There are two things that you need to understand about these investments. There is the mortgage, or a land contract, and the note. The mortgage actually is evidence of ownership of the property. It says, I, Richard Thornton, own this property and it’s recorded with the county and every place else and it can be looked up and verified that I own the property. Now, the note is what describes the loan against the property. In our case, where we have a $40,000 mortgage, the note would say, Richard Thornton has committed to a $40,000 mortgage for 30 years at X percentage rate and payments of whatever those payments are. And I may or may not be escrowing taxes and insurance also.
When we say we’re investing in mortgage notes, it’s really a little bit of a misnomer. We’re not buying the mortgage. In the case of a land contract, we actually own the property, but that’s a little bit a different matter. But at any rate, we have a borrower and a mortgage just like you would with the bank.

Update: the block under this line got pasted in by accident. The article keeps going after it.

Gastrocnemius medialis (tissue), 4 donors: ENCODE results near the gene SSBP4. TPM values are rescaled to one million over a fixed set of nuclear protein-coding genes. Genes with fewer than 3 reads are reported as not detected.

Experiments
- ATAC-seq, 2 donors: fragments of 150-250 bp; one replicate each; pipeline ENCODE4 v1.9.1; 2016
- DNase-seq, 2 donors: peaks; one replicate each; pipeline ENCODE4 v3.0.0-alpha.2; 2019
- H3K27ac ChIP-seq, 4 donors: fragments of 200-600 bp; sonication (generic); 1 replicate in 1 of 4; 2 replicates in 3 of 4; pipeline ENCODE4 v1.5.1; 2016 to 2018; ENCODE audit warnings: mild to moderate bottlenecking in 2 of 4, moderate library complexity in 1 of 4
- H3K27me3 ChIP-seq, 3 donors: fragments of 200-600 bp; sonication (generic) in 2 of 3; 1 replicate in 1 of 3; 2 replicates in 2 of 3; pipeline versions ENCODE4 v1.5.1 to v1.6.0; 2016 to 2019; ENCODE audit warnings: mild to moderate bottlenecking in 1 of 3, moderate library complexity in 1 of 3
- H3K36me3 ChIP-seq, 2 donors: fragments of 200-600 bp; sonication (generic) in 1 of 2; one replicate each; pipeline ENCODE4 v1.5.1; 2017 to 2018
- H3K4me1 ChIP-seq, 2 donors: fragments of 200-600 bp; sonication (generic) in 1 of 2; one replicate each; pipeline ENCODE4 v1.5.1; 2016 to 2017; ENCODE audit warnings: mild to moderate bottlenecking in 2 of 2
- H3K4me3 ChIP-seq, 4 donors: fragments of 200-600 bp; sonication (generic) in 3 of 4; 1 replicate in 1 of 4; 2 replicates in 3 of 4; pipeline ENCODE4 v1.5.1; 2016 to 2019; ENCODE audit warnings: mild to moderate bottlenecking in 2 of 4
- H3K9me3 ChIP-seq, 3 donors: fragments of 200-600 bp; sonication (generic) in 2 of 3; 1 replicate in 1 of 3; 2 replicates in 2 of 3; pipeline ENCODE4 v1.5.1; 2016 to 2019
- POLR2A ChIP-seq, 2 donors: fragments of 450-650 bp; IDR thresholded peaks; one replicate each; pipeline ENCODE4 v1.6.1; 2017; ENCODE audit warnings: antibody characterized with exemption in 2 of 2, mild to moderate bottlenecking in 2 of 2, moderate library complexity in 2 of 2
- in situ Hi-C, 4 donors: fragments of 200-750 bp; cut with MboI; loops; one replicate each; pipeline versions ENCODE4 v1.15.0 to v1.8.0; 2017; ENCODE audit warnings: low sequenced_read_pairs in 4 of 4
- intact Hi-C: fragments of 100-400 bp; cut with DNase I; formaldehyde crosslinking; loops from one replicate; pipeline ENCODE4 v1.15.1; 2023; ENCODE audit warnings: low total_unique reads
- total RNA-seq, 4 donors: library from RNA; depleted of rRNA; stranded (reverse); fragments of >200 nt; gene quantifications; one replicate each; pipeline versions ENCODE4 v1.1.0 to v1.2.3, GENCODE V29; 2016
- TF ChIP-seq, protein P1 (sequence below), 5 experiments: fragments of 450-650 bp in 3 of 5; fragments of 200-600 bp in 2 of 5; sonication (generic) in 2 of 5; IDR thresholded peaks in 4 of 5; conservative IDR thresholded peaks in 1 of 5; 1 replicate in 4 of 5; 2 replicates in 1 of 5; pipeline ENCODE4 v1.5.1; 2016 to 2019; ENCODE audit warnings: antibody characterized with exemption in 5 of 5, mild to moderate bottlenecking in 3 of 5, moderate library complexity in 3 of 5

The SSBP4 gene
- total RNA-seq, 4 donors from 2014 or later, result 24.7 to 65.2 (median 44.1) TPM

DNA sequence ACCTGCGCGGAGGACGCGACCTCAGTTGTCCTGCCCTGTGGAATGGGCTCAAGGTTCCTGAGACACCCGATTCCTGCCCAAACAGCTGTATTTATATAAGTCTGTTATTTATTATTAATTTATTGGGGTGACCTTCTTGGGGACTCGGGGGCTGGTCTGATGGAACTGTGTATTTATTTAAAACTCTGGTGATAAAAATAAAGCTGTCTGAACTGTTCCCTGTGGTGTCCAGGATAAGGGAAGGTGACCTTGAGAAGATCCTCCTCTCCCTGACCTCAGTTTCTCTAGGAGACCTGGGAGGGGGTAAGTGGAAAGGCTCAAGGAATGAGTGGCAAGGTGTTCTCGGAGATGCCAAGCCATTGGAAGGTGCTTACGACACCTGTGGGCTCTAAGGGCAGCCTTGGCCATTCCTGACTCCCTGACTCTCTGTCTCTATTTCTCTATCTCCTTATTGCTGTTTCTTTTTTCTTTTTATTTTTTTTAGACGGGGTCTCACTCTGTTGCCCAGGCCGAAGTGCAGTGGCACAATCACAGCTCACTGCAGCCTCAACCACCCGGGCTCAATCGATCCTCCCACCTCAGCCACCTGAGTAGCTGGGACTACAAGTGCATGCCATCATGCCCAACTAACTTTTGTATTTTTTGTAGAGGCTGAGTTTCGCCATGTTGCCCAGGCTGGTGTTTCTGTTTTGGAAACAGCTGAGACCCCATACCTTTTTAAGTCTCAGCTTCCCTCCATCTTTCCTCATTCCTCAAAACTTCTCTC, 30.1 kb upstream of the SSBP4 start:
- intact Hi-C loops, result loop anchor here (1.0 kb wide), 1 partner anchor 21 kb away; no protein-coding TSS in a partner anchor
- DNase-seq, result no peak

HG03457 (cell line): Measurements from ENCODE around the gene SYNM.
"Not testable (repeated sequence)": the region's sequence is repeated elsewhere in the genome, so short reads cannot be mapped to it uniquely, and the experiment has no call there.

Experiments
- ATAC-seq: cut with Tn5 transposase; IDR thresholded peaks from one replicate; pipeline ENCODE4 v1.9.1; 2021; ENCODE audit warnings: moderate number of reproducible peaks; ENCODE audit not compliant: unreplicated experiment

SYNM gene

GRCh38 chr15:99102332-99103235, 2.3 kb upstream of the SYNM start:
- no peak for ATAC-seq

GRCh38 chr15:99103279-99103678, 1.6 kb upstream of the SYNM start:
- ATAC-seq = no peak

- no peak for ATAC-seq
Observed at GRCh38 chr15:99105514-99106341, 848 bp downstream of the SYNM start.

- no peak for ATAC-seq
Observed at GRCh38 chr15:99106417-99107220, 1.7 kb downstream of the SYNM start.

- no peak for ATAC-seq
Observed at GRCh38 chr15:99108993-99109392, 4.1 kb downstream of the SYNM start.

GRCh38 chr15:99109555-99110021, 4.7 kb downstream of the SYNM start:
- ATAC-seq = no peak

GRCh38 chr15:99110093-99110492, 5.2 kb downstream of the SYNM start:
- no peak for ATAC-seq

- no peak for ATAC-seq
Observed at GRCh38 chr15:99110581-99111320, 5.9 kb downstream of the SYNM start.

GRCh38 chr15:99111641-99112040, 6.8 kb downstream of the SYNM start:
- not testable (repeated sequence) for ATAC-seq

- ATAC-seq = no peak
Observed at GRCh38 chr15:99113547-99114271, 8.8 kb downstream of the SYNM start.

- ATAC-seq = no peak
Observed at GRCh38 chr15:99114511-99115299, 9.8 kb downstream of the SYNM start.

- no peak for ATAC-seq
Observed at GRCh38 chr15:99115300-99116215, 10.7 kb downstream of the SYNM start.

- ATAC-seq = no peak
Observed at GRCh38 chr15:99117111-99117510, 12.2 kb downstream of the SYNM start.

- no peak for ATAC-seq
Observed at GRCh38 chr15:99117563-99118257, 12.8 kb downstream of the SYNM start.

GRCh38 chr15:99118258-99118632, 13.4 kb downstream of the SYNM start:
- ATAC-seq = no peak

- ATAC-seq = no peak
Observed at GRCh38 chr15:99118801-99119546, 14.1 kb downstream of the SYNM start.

Most people want to know what the mortgage is secured by. Well, it’s secured by the house. If the borrower, for whatever reason, does default, one of the nice things about these investments over some things like the stock market is that you can foreclose on the property and sell it and hopefully get your money back.
We tend to invest in … well, we always invest in first trusts as opposed to seconds, which means that we’re first in line to be re-paid anything owed, behind the federal government of course, who can collect on taxes and things of that sort. If we have a $60,000 property and our mortgage investment is only $30,000, even in a slow market, we have a pretty good chance of recouping our investment if we sell the house.
As I mentioned before, there are first trusts, second trusts, third trusts, and all those numbers mean, first, second and third, is the line of priority that one has to collect their debt. Let’s say it was a $60,000 house and we have a $30,000 mortgage for it, and the borrower put a second trust on it for $5,000. Well, if the house was sold, and they could only sell it for $30,000, and we were repaid in full, the person holding the second trust wouldn’t get paid at all. Therefore, if somebody does try and sell you a second trust or a third trust, you have to get a lot higher rate of return on that because your risk is much higher. You need to know that.